Project Management Communications

Project management encompasses a large range of skills; leadership, planning, scheduling, communicating, decision making and being a visionary. Being able to identify these vital skills and fully develop your understanding of these abilities will ensure that you not only survive, but you excel within the field of project management.

Organisational skills

The role of a project manager takes on many forms, and due to this; organisation and planning skills are listed highly as required abilities. Of course there are very few professions that do not require extensive planning, but project management demands a highly skilled approach as a skilful execution equates to outstanding results.

Project management requires the preparation of project documentation, requirement information, memos, project reports, personnel reports, vendor quotes, contracts and the supervision of the entire processes involved. An essential part of daily working includes organising meetings, developing teams and also, in some cases, organising media relations such as press releases and conferences.

Methodologies such as the PRINCE 2 (an acronym for projects in controlled environments, version 2) enables project managers to organise and control the six major variable factors of any project, these factors are cited as:

  • Cost
  • Timescale
  • Quality
  • Scope
  • Risk
  • Benefits

Much of the benefit of the PRINCE 2 methodology is its transferable and highly scalable nature. PRINCE 2 can be utilised across any project, including highly specialised and industry specific models (engineering models or developmental lifecycles).

Comms

People management skills

Strong project managers should display excellent people management skills. The human dimension bears little relation to the technical ability of an individual, but closely relates to leadership, conflict resolution and ultimately communication. Author and expert within the area of project management Steven Flannes, actually cites that, 80% of project management success comes from people skills and 20% from technical expertise.

Why are people skills so vital?

  • The cyclical and stage nature of projects
  • Increase in complexity of client remits
  • Continual outsourcing of finite and cost effective resources
  • Increased movement toward client driven project management structure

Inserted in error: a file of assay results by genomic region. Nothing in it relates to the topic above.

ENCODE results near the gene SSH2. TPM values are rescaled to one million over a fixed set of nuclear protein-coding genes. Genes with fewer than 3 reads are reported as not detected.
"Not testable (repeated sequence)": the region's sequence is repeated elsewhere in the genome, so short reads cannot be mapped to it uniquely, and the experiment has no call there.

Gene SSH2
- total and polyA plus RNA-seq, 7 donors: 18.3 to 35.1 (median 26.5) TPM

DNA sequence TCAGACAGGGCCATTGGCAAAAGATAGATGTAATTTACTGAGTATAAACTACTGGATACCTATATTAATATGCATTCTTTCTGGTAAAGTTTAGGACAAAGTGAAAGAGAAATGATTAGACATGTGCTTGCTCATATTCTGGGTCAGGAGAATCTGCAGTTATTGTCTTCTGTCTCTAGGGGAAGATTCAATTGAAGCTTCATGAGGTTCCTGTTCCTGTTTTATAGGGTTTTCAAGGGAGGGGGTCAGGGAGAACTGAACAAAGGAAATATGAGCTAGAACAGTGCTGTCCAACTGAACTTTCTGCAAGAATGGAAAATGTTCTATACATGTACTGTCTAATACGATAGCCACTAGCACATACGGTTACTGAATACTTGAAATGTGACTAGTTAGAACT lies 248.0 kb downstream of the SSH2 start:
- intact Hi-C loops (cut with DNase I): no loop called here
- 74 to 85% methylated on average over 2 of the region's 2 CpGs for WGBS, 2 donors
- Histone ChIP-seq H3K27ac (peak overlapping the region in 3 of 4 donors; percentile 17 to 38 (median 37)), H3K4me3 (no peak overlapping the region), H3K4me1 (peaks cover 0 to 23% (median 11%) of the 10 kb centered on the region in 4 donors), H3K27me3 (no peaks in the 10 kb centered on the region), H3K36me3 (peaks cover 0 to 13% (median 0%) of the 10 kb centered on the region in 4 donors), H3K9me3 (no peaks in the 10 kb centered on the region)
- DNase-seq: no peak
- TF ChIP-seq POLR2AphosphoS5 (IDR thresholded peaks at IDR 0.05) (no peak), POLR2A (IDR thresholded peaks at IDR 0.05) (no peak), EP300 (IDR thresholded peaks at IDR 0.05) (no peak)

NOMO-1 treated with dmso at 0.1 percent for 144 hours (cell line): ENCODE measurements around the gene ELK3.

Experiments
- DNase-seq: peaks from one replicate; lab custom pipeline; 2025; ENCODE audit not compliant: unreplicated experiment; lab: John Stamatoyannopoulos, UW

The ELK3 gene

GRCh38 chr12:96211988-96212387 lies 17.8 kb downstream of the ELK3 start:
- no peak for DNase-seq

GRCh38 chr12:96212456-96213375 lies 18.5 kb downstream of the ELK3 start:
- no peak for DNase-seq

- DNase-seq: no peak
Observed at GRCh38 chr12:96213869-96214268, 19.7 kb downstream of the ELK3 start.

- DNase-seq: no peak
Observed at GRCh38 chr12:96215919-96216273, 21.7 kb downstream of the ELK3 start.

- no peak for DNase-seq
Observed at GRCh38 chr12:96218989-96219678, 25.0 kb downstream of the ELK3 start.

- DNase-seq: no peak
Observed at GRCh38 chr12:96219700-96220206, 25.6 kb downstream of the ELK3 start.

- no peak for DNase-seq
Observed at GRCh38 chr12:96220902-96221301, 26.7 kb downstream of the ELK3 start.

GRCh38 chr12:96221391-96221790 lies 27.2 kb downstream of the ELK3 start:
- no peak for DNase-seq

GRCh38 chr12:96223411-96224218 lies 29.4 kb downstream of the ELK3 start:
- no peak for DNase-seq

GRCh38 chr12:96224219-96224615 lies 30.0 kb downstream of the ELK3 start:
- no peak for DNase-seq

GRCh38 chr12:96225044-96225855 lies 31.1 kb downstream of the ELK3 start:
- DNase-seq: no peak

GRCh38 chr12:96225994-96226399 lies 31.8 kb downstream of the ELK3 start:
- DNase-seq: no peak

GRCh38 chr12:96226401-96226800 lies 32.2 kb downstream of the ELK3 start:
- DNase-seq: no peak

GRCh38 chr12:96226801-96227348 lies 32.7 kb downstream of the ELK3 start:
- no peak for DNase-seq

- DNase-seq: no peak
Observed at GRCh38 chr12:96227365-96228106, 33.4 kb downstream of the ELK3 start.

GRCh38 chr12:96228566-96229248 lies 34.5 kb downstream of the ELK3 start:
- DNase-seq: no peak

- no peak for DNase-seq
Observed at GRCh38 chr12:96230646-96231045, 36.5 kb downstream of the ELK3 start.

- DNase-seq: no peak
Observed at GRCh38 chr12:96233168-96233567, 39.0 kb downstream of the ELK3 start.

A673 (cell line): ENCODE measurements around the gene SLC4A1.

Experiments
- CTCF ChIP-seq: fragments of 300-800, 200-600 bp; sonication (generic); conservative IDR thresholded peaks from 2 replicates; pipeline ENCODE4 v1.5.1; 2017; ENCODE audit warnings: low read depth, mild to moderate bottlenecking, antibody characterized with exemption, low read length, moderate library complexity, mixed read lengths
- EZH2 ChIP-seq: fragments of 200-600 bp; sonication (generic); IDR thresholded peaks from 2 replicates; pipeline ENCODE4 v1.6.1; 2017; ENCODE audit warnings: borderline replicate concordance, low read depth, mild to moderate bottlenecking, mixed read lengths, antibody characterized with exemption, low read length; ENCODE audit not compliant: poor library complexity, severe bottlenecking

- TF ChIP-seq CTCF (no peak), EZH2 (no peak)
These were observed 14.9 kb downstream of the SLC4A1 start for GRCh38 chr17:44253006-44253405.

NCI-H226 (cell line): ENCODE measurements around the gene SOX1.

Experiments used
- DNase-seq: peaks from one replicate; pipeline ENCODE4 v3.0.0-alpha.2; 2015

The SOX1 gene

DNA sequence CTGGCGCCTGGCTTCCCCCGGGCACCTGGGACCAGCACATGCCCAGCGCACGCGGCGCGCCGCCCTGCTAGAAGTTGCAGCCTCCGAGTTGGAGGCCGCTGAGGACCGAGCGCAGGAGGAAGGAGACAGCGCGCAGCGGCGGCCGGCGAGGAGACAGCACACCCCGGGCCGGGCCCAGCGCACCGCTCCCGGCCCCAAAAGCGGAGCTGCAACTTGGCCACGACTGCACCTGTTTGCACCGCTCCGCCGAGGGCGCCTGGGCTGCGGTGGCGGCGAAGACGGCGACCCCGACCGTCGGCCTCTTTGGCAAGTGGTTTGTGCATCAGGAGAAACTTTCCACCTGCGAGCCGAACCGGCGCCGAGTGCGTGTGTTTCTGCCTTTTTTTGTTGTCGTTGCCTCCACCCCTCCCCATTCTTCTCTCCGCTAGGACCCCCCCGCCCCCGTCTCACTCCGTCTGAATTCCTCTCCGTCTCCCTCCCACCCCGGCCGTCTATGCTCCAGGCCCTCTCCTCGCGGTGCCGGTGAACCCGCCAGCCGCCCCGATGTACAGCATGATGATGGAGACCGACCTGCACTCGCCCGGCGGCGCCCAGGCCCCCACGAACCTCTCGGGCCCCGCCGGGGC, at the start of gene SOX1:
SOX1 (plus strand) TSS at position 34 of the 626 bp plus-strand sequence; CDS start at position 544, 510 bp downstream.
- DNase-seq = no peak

• Challenges of leading in matrix management structures
  • Increase of virtual team coordinated efforts

Communication skills

Often, problems that project managers are faced with are completely unrelated to their technical competence, but interestingly it is the lack of interpersonal communication skills that pose the largest threat. The latter of course is an essential facet, but is vitally a core skill of a project manager.

It is argued that project managers who demonstrate a high degree of technical expertise are actually hindered within their ability to negotiate. Often great project managers take a more generalist point of view. Generalists, typically, elicit a higher degree or resourcefulness and tend to lean toward being more open to suggestions and ideas. This in turn increases the momentum of a project due to the fact that compromises have a higher degree of continuity.

Adversely to this notion, experts within a particular field tend to display a narrower mind-set that may or not be conducive to the end result.

Financial skills

An exhaustive breakdown of project activities and associated costs enable the project manager to identify trends quickly and plan pro-actively. Although, no project manager is expected to be an accountant but a thorough understanding of the “estimated cost process” clearly would be listed as integral. Cost planning is not only vital for your reputation, but also for maintaining strong and healthy relationships with clients.

Estimated costs should take into consideration for the entire lifecycle of the project. A detailed cost breakdown of resources (labour and materials) along with any regulatory implications should be undertaken. The cost analysis process should also insure against other extraneous factors. An estimated cost analysis must include all factors fixed and variable; this will essentially ensure that the entire project runs efficiently, effectively and to budget.

James King is a construction industry expert who has 20 years’ experience in the field of core cutting project management. He writes for Corecut, the UK’s leading diamond drilling and controlled demolition company.

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